Undoubtedly, water development has been a key to raising the living standards and it needs to be extended to one-fifth of the humanity who have largely missed-out on its benefits. However, in doing so for economic growth, food sufficiency and material wellbeing, we will have to respect the Mother Nature’s limits. The policies, laws and practices that shape water use today rarely promote the three basic tenets of sustainable water resource use, namely, efficiency, equity and ecological integrity. Taking heed of water’s limits together with land, and learning to live within them, amounts to a major transformation in our relationship to fresh water. Doing more with less is the first easiest step along the path towards sustainable water development. By using water more efficiently, we in effect create a new source of supply. Each liter conserved can help meet new water demands. With technologies and methods available today farmers could cut their water needs by 10-50 percent, industries by 40-90 percent and cities by a third with no sacrifice of economic output or quality of life. Recognizing ourselves as part of the life-support network we depend on, and learning to live within water’s limits are integral aspects of creating a society that is sustainable in all respects. Measures to conserve water and use it more efficiently are now the most economically and environmentally sound water supply option available for much of the world. The full resource value of water—economic, social, cultural and environmental, should be recognized in irrigation water management. The small and marginal farmers are the worst sufferers of the ill management of water leading to scarcity and inequality. In order to address equity issues, pricing mechanism such as rebates for better and efficient water use and subsidies targeted to benefit the poor farmers are required to be adopted. If availability of irrigation water was not ensured at reasonable rates as per crop requirement, technological transformation appear to be a costly proposition and yield instability in crop production would increase. Besides, sources of irrigation water, if not planned scientifically, completed in time, managed technically and utilized effectively would generate several problems such as uneven distribution of water in the case of canals among head reaches and tail enders, waterlogging, salinity and alkalinity, cultivation of high water-consuming crops at the cost of low water- demanding crops, ecological distortion and generation of environmental imbalances. Moreover, if access to irrigation water was confined to a group of farmers due to geographical, social, economic and/or political factors, inequalities in agrarian structure would get widened.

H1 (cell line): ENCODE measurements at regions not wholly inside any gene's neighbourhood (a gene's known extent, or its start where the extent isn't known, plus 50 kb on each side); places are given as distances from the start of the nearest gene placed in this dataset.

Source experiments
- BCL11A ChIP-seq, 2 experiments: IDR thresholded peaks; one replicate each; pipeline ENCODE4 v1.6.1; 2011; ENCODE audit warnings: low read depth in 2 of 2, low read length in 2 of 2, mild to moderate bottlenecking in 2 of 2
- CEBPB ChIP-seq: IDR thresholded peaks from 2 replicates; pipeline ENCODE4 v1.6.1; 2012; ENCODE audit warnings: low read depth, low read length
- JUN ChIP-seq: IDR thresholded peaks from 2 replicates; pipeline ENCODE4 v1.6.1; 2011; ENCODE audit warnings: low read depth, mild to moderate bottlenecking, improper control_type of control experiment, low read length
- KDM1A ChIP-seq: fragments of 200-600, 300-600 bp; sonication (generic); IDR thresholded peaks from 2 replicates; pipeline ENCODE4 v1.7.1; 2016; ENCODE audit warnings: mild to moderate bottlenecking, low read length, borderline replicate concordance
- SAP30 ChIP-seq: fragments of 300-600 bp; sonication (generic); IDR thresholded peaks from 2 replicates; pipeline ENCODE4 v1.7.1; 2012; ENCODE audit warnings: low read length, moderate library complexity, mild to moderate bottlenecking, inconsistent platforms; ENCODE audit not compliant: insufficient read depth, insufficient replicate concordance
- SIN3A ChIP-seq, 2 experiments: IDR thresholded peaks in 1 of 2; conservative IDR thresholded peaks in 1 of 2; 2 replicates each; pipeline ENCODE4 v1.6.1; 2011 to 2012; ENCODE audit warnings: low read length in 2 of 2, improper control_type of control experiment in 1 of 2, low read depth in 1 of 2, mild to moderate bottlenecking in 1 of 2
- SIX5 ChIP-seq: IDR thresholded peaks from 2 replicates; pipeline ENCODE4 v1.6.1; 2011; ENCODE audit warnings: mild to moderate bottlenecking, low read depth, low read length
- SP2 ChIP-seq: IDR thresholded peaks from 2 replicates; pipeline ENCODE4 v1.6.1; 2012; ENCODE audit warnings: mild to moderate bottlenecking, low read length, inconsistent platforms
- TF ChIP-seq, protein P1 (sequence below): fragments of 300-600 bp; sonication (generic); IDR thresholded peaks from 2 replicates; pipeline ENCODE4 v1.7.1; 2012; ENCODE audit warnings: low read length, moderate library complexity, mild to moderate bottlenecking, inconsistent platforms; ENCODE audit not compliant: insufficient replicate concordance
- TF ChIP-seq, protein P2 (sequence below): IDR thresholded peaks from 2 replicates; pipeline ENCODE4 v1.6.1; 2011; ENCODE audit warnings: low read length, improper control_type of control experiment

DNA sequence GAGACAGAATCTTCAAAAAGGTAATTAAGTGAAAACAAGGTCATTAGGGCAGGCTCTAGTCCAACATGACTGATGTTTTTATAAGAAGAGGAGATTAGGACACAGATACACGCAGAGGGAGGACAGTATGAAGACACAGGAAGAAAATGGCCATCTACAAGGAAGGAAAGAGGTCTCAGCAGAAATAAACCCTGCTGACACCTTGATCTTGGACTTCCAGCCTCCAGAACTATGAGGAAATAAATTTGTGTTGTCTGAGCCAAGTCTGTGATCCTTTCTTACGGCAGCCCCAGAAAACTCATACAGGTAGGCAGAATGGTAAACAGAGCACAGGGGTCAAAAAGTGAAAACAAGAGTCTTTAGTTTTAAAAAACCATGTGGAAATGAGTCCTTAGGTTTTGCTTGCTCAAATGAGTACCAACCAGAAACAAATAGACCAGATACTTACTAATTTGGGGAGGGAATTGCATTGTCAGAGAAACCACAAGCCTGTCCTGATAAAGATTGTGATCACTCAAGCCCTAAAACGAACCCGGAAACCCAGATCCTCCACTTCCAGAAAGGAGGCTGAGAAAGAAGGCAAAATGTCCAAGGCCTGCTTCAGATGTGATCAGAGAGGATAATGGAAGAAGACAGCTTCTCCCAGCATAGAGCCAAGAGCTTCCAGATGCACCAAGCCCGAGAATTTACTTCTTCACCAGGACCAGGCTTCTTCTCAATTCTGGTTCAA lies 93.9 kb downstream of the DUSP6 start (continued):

These three strategies were implemented consistently until rice self-sufficiency was achieved in 1984. However, the GOI spent a lot of money to implement this policy. From 1969 to 1984, more or less US$ 2.5 million had already been spent by the GOI in water the sector development (see annex 2). A large part of this amount was a loan from both multilateral and bilateral donors. In the mid-1960s, high-yielding varieties of the green revolution contributed substantially to increasing rice production in the country The HYRV was grown in Indonesia for the first time in 1969 with a total area of 482,000 hectares. 23 This was started little bit late compared to other Asian countries, India initiated to plant the HYRV in 1966, Bangladesh in 1967, Pakistan in 1968, Malaysia in 1966 and Philippines in 1966, respectively. 24 The planted area then increased fast in line with the increasing rate of irrigated land area until rice self- sufficiency was attained in 1984. Following the achievement of self-sufficiency in rice, this policy was not consistently followed any more. Provision of the subsidy policy was withdrawn gradually in the mid- 1980s. Now, this policy is no longer implemented.